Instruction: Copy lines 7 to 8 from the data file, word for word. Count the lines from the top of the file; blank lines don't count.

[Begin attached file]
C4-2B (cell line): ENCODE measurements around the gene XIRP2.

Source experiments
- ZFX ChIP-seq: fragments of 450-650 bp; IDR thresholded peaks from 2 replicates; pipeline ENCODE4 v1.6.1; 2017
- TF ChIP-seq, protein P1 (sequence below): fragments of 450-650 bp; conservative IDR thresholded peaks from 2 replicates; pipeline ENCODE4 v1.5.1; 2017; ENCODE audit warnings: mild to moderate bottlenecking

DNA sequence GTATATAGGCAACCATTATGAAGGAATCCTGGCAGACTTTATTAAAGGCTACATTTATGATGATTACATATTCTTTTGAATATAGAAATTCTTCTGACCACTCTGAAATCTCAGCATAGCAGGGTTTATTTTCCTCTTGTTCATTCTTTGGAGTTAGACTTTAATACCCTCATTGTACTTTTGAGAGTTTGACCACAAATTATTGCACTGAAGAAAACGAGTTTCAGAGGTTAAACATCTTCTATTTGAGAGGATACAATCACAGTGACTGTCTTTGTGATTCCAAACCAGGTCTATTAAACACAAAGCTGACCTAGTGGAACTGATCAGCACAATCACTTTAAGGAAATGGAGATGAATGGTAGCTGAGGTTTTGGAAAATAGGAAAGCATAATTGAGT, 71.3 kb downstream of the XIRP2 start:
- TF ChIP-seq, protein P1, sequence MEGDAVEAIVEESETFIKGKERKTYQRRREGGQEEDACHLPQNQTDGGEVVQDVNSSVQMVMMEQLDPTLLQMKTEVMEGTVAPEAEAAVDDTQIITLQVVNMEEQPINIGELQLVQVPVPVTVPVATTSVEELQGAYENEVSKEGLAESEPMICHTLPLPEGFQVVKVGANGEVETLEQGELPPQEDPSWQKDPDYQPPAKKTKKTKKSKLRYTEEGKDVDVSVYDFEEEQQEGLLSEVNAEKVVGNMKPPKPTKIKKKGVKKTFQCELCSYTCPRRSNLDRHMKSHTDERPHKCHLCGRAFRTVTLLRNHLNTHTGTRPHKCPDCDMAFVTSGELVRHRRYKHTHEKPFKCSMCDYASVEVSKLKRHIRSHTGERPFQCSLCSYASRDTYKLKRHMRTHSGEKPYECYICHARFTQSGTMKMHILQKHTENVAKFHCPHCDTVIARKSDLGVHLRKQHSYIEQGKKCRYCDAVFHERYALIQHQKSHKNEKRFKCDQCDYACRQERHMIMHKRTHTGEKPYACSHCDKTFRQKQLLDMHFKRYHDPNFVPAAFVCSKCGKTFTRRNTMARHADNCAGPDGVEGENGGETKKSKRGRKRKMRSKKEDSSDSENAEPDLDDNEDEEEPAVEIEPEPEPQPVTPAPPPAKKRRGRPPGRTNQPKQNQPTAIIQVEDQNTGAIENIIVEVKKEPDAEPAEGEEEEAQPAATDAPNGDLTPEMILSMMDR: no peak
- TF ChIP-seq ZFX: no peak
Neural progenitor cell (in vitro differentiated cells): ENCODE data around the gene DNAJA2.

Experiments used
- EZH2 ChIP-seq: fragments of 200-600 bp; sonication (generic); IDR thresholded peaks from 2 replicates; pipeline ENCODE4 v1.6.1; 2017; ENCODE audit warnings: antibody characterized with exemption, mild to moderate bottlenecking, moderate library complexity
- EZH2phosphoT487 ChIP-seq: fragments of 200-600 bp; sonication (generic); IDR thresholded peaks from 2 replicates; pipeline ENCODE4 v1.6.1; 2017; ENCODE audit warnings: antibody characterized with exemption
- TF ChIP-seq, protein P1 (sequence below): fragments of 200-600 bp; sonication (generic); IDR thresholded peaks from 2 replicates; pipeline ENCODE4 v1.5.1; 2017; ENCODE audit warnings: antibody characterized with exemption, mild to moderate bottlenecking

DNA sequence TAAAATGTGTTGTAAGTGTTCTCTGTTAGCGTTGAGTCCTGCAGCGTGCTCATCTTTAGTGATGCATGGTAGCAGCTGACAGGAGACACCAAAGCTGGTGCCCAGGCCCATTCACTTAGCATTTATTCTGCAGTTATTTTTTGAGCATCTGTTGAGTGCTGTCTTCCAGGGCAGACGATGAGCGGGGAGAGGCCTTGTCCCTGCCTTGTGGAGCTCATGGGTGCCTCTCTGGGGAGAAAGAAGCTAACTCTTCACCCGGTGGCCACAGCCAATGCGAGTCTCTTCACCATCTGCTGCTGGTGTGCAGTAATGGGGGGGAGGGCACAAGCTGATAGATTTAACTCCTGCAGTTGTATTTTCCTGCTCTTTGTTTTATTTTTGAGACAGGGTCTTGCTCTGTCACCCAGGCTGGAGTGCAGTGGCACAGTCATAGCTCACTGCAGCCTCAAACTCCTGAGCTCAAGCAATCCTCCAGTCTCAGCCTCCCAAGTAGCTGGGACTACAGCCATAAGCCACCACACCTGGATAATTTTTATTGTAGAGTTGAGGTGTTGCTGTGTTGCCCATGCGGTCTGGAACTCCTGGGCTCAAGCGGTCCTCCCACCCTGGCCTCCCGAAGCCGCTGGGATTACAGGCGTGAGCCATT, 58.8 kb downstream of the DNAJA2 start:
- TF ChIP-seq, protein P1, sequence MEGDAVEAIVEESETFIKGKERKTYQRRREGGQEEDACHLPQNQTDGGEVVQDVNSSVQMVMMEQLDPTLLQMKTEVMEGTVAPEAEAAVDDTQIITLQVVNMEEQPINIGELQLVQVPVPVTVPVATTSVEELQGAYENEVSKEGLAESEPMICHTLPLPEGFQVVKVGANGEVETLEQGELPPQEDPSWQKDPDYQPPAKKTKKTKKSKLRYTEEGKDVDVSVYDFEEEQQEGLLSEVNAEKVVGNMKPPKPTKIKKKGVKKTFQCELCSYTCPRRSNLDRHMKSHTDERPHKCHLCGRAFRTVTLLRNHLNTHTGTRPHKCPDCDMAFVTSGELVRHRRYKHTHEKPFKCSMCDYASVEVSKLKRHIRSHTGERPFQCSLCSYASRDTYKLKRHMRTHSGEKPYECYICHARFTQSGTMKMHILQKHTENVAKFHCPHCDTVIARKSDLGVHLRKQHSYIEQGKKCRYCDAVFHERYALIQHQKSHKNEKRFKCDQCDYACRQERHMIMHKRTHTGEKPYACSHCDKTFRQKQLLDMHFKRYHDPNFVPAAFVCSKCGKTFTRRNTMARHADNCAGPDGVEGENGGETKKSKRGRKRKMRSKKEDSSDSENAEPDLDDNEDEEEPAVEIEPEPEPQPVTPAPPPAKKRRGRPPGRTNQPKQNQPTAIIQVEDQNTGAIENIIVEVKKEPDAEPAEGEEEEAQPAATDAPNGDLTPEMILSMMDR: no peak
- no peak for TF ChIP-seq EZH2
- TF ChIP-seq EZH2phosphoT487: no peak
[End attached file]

- TF ChIP-seq ZFX: no peak
Neural progenitor cell (in vitro differentiated cells): ENCODE data around the gene DNAJA2.